New GoBDs apply from January 1, 2020. The core requirement of the GoBD – the "non-modifiability" of the documentation – must be brought into line with GDPR-compliant concepts for deletion.
The new "Principles for the Keeping and Storage of Books, Records and Documents in Electronic Form and for Access to Data" ("GoBD"), which have since been "recalled" by the Federal Ministry of Finance ("BMF"), were currently put online again at the end of November 2019 with only little changes. GoBD are to be applied as of January 1, 2020.
The regulations are linked to accounting obligations, e.g. from the German Commercial Code (§§ 238 f., 257 HGB), tax law (§§ 90, 141 ff. AO) or other special laws (§§ 91 ff. AktG, 41 ff. GmbHG, pharmacies regulation, calibration regulation, Banking Act etc.). The GoBD further develop these principles in the IT environment and contain, for example, also implementation regulations for archiving or the digital tax audit.
The regulations apply in principle to all records of tax-relevant data and take into account in particular the use of IT for bookkeeping. Also the e-mail – provided that it fulfils the function of a business letter – or accounting documents in electronic form are in principle subject to retention. Depending on the application, there are, for example, retention periods of 10 years for accounting documents or 6 years for commercial and business letters (including e-mails). In some cases, retention periods may be extended if the documents are of further importance for tax assessment. All this must be taken into account in a GDPR-compliant concept for deletion.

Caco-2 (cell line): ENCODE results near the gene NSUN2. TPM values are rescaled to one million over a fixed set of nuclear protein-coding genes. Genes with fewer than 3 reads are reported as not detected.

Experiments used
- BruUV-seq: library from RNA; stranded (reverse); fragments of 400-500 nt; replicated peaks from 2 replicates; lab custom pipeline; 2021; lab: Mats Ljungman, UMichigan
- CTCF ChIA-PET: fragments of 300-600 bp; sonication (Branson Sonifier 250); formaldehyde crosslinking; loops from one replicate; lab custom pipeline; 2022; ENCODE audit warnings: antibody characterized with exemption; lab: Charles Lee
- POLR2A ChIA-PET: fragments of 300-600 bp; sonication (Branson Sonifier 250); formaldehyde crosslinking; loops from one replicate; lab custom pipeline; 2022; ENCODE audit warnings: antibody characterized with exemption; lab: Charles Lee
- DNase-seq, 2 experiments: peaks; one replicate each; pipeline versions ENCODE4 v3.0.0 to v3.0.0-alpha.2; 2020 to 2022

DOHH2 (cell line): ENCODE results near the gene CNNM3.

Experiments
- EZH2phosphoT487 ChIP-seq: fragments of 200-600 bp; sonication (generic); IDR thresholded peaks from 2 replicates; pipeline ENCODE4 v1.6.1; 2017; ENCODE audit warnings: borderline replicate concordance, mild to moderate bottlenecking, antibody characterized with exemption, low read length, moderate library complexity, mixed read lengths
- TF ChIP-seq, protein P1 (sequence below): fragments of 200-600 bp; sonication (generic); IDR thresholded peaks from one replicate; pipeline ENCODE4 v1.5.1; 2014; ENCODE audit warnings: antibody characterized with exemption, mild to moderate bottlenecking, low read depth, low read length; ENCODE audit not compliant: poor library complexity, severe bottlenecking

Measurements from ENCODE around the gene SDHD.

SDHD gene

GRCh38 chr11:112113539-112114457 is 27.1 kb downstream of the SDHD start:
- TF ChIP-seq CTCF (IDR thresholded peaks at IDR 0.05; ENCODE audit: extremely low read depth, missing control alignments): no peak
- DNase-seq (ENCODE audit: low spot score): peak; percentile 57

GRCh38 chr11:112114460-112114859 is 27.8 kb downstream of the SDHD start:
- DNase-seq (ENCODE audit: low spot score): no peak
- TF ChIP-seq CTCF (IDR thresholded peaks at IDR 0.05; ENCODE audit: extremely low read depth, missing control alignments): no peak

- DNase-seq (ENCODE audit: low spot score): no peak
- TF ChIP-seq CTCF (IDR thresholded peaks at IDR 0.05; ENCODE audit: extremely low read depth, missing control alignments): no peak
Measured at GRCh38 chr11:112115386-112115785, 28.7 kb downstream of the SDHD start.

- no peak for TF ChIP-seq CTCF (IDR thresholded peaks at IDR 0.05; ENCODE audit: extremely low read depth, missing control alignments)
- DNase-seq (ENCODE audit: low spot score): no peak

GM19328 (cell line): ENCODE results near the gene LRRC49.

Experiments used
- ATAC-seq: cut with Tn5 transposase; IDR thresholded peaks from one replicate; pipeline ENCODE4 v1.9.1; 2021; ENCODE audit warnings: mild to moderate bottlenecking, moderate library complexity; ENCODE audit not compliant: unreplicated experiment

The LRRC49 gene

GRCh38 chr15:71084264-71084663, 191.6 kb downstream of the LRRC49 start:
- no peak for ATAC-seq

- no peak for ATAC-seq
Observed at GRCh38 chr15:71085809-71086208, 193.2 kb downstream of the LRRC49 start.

The new version of the GoBD – which replaces the previous version from 2014 – is intended to take account of the advanced digitalisation of companies.
What changes will arise in particular for IT and data protection in companies?
- Comments on the digitisation of documents have been adapted to current developments – in addition to scanning, photographing with a smartphone is now also permitted, provided that the other requirements of the GoBD are met.
- The cloud has been included in the definition of "data processing systems", which can be used for storing and processing documents; however, access to data must also be guaranteed in the cloud.
- The storage of accounting data abroad was still not regulated in detail, but the possibilities for recording and storage on foreign systems (e.g. on central servers abroad) were clarified.
- The new regulation is likely to have a stronger impact on IT systems in that in future, when systems are changed or archiving is outsourced after the 6th calendar year, data will only have to be made available on suitable data carriers after the changeover. It is then no longer necessary as before to grant the digital tax audit direct or indirect access to the original storage media. Finally the tax law is no longer a reason to keep further sorted out systems alive only for examination purposes.
Beside the mentioned changes there are still further, especially accountancy-relevant changes, that do not affect however directly on their IT support or data-protection-relevant processes.
The content of this article is intended to provide a general guide to the subject matter. Specialist advice should be sought about your specific circumstances.